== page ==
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Displaying items by tag: Ayr, Firth of Clyde

#BusiestDay - On the Firth of Clyde, Scotland is ABP’s Port of Ayr which has recorded one of its busiest days in the last 25 years, with five vessels calling at the port last week.

Overall, it was one of the busiest weeks in Ayr in a generation, with 10 vessels calling at the port last Thursday- four of those for renewable energy projects. The last time the port saw this level of activity was when 1.1 million tonnes of open cast coal was exported through Ayr in 1991.

The UK energy industry currently is transitioning to renewable energy sources, and the boost in ship numbers reflects the growing demand to serve wind farm projects underway in the south-west of Scotland.

Thursday’s record day saw the port become a hub of activity with five ships calling in Ayr, each accommodating different cargoes such as onshore wind turbine components, coal exports and timber discharge.

Below are the following vessels involved in wind turbine components delivered for three separate renewable energy projects:
• The MV Abis Bergen and MV Fehn Pollux delivered wind turbine blades for the Brockloch Rig wind farms;
• The MV Arctic Rock arrived with wind turbine blades for the Dersalloch wind farm; and
• The MV Dragonera delivered tower sections and the nacelle for the Minnygap wind farm.

Port Manager for Ayr and Troon Stuart Cresswell said: “Along with our traditional agribulk and mineral business, the wind turbine contracts we have secured this year have provided a fantastic boost to the port and all our local supporting contractors and suppliers.”

ABP Short Sea Ports Director Andrew Harston said: “Following our success in supporting additional cruise calls this year, we are now actively supporting the development of more renewable power in south-west Scotland.”

“The location of ABP’s Ayrshire ports places them in close proximity to these onshore wind farms. The Ports of Ayr and Troon (see: closure confirmed of Larne, Northern Ireland ferry service) are equipped and ready to work with renewable energy companies to serve their projects.”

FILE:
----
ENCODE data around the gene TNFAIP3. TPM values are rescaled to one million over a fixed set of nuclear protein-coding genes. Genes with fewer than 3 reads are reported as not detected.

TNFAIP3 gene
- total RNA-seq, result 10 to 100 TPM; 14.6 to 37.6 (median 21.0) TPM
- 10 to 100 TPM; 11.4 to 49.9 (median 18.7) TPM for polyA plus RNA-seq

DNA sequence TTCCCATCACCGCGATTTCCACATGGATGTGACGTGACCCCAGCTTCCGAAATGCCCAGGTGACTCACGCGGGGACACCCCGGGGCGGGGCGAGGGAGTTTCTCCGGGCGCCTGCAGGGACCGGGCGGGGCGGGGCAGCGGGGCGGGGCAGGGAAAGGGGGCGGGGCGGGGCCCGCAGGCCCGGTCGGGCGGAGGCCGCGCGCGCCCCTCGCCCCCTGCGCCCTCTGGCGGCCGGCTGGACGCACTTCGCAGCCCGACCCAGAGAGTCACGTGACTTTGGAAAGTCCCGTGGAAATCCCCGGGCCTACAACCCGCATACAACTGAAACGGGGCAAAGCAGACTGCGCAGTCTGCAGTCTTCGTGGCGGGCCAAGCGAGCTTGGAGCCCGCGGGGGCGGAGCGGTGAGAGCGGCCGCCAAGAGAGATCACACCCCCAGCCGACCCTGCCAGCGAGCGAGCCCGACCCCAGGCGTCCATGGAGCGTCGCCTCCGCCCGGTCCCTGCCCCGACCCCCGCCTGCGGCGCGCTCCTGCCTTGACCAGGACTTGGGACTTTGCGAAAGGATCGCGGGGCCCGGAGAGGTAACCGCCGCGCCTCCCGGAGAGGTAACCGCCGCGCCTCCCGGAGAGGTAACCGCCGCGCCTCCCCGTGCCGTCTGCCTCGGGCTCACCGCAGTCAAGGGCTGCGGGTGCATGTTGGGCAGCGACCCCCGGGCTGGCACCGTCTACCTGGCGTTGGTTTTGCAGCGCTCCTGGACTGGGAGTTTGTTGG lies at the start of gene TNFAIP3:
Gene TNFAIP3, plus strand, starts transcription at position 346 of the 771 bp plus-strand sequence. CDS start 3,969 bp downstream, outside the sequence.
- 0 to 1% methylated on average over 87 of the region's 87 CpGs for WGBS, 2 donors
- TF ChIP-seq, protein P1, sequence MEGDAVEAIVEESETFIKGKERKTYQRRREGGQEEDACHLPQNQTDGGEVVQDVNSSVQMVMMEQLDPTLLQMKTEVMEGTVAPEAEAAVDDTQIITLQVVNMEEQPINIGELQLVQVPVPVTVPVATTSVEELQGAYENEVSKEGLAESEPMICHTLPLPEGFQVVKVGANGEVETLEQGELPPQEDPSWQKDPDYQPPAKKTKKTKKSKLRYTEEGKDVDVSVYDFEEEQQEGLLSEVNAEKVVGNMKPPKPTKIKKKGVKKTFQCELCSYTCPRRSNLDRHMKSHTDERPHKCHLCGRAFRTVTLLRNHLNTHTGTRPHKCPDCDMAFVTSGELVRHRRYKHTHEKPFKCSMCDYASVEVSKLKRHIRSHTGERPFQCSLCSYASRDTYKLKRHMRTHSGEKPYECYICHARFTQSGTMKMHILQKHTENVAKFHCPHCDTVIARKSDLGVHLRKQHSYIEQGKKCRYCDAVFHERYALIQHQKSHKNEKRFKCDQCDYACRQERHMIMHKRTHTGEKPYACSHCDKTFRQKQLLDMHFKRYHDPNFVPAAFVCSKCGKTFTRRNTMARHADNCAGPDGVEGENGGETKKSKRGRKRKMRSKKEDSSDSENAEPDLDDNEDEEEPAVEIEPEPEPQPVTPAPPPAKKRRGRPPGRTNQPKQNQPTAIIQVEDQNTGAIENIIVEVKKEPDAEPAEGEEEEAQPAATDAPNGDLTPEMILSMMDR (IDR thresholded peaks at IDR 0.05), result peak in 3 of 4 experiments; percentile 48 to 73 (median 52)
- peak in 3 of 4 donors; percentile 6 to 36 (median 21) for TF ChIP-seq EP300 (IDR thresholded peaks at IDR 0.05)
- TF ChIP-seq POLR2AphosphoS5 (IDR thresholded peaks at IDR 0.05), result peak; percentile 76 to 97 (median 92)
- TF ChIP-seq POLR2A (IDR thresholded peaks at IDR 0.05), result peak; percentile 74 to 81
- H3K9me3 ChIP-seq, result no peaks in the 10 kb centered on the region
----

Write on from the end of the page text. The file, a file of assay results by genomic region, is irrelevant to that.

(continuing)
“This has been a strong period for our two Scottish ports. ABP is continually investing in the ports to underpin the important regional role they fulfil in serving the needs of the Ayrshire region and the west coast of Scotland.”

Across the Associated British Ports Group, ABP has over 30 years’ experience serving the UK onshore and offshore renewable energy industry.

The ports group have been involved in a range of renewable energy projects across Britain including: the Walney Extension wind farm development off Barrow-in-Furness (see recent largest cruiseship call) Galloper wind farm project serviced from ABP Port of Lowestoft and the Green Port Hull development with Siemens in the Humber.

Published in Ports & Shipping

The Half Ton Class was created by the Offshore Racing Council for boats within the racing band not exceeding 22'-0". The ORC decided that the rule should "....permit the development of seaworthy offshore racing yachts...The Council will endeavour to protect the majority of the existing IOR fleet from rapid obsolescence caused by ....developments which produce increased performance without corresponding changes in ratings..."

When first introduced the IOR rule was perfectly adequate for rating boats in existence at that time. However yacht designers naturally examined the rule to seize upon any advantage they could find, the most noticeable of which has been a reduction in displacement and a return to fractional rigs.

After 1993, when the IOR Mk.III rule reached it termination due to lack of people building new boats, the rule was replaced by the CHS (Channel) Handicap system which in turn developed into the IRC system now used.

The IRC handicap system operates by a secret formula which tries to develop boats which are 'Cruising type' of relatively heavy boats with good internal accommodation. It tends to penalise boats with excessive stability or excessive sail area.

Competitions

The most significant events for the Half Ton Class has been the annual Half Ton Cup which was sailed under the IOR rules until 1993. More recently this has been replaced with the Half Ton Classics Cup. The venue of the event moved from continent to continent with over-representation on French or British ports. In later years the event is held biennially. Initially, it was proposed to hold events in Ireland, Britain and France by rotation. However, it was the Belgians who took the ball and ran with it. The Class is now managed from Belgium. 

At A Glance – Half Ton Classics Cup Winners

  • 2017 – Kinsale – Swuzzlebubble – Phil Plumtree – Farr 1977
  • 2016 – Falmouth – Swuzzlebubble – Greg Peck – Farr 1977
  • 2015 – Nieuwport – Checkmate XV – David Cullen – Humphreys 1985
  • 2014 – St Quay Portrieux – Swuzzlebubble – Peter Morton – Farr 1977
  • 2013 – Boulogne – Checkmate XV – Nigel Biggs – Humphreys 1985
  • 2011 – Cowes – Chimp – Michael Kershaw – Berret 1978
  • 2009 – Nieuwpoort – Général Tapioca – Philippe Pilate – Berret 1978
  • 2007 – Dun Laoghaire – Henri-Lloyd Harmony – Nigel Biggs – Humphreys 1980~
  • 2005 – Dinard – Gingko – Patrick Lobrichon – Mauric 1968
  • 2003 – Nieuwpoort – Général Tapioca – Philippe Pilate – Berret 1978

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